February 3, 2020
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CES 2020—Insight Into the World’s Largest Tech Event

The business of consumer technology thrives on innovation—and nowhere is the impact of revolutionary innovation more apparent than the aisles of CES in Las Vegas. CES is the global stage for companies to showcase their innovations and breakthrough technologies. Nearly 175,000 people attended the show, including the 4,500+ exhibitors that claimed over 2.9 million net square feet of exhibitor space! Exhibitor booths represented 36 product categories such as 3D Printing, Robotics, Digital Health, Vehicle Technology, Video, Software and Apps, etc.

My colleagues from Seed Strategy, Cherri Prince, Donna Zaring, and Jeff Johns, and I navigated this stimulating, fast-paced, and over-the-top event for four days!  Here are our learnings from this groundbreaking event.

Picture of Sandip, Cherri, Donna, & Jeff at CES
Sandip, Cherri, Donna, & Jeff at CES



Gone are the days when the tech sector was defined by software, hardware, gaming, and telecomm companies.  Companies with presence at CES ranged from health insurance to CPG to advanced robotics to wearables—and I cannot help but to think that nowadays every company is a tech company.  Health insurance companies, like Humana, discussed mining synthetic data; CPG manufacturers, like P&G, showcased how their latest toothbrush or razor can interact with an app and lead to better brushing or shaving.  Home builder Sekisui House, which caters to older populations, showcased technology that allows a smart home to act as a constant companion, even watching over elderly homeowners like a medical guardian.



5G compatible phones are finally hitting the marketplace and providers, such as AT&T and Verizon, are announcing that their 5G networks will be available nationwide soon. Within the United States, three types of 5G networks being built: mmWave High Band 5G (fastest speed), Mid-Band 5G (moderate speed), and Low Band 5G (lowest speed). However, providers are making investments in different types of networks, suggesting that there will be more competition for consumer loyalty as 5G becomes more prevalent. In addition, manufacturers are also integrating 5G along with foldable features into their phones. In fact, the TCL 10 5G foldable phone (Android based, with 4 cameras) may be the next big thing in foldable phones considering its price will be a third of the current foldable phone price. The launch date is still not final, but the phone will take on existing players such as the Motorola RAZR.  In the coming years expect to see foldable phones more integrated with 5G and prices to drop due to strong competition in the space.



With a strong presence at the show, both Google and Amazon demonstrated voice integration with many devices, solidifying the idea that yes, tech integration with voice is happening—everywhere and with anything! Amazon, specifically, shared the use of Alexa in cars—integrating the voice assistant into even more of your life, home and now through your car speakers. And yes, I might have used Alexa to order a Coke Energy from a vending machine while at the show.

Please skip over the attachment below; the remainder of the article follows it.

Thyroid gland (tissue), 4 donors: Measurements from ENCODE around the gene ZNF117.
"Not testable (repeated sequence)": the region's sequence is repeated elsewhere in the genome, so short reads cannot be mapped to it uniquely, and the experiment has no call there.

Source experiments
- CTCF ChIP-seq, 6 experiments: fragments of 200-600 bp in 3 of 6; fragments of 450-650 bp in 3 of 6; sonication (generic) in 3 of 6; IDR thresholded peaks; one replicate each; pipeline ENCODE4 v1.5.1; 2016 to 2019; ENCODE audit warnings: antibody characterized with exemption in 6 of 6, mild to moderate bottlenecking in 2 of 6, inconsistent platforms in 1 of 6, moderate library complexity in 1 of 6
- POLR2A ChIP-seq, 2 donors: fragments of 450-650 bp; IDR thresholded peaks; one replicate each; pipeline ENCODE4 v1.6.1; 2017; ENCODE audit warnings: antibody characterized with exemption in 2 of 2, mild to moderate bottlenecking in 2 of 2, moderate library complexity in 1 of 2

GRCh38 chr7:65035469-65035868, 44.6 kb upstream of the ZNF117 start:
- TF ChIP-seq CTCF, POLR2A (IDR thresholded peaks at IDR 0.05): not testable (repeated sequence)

While 8K TVs were prevalent at this show, it was the flexible screens that stood out to us. We expect flexible screens to be a bigger area of investment in the years ahead, with companies like Royole forging ahead in bringing these thin flexible screens to homes, signs, clothing, etc. While you may see display technologies like the 8K TVs in retail soon, our team thinks this might be overkill for home televisions as the human eye cannot discern the extra pixels compared to the 4K TV.



Advances in tech integrations into home products, like the Alexa integrated smart speaker plus showerhead from Kohler or smart light switches integrated with a phone app, are making home life more comfortable. While staying home may already be a favorite pastime among most people, we expect that the comforts offered by tech integration will make us more likely to be homebodies.



Due to the increase in data collection from voice, autonomous vehicles, wearables, phones, apps, smart homes and so on, tech providers are discussing user privacy. Several panels discussed consumer privacy in a rapidly expanding tech world that uses AI to glean more and more insights from the data they collect. While most companies are talking about privacy—probably threatened by fines and laws—the jury is still out on how these companies will practice what they preach.  Some small protective measures have been made, but probably not enough. For example, you can now tell Google’s voice Assistant, “Hey Google, that wasn’t for you” or “Hey Google, delete everything I said to you this week” to clean out your stored voice activity.



Companies are realizing that they cannot do this alone and are increasingly partnering with other tech companies to attract business and users. These partnerships are drive by the ecosystem that some of the larger tech companies provide, such as Apple AirPlay 2’s partnerships with Samsung, Sony, LG, Vizio and so on – these providers see big benefits to the partnership. Other companies are partnering due to common values, such as Salesforce and Unilever who share similar values and perspectives on sustainability, as expressed by their respective CEOs in a panel discussion.


Note: This article originally appeared in Burke Inc.’s Beyond Measure.

Interested in more inspiration from CES? Check out our article on 4 top tech takeaways from the event.

And CES might be over, but there are plenty of other innovation conferences you can still attend this year. Read our summary of 10 top innovation conferences taking place in 2020.

Sandip Narang is SVP, Client Services Management and a 20-year veteran at Burke, Inc. He is passionate about working with client teams to help bring insights to life.

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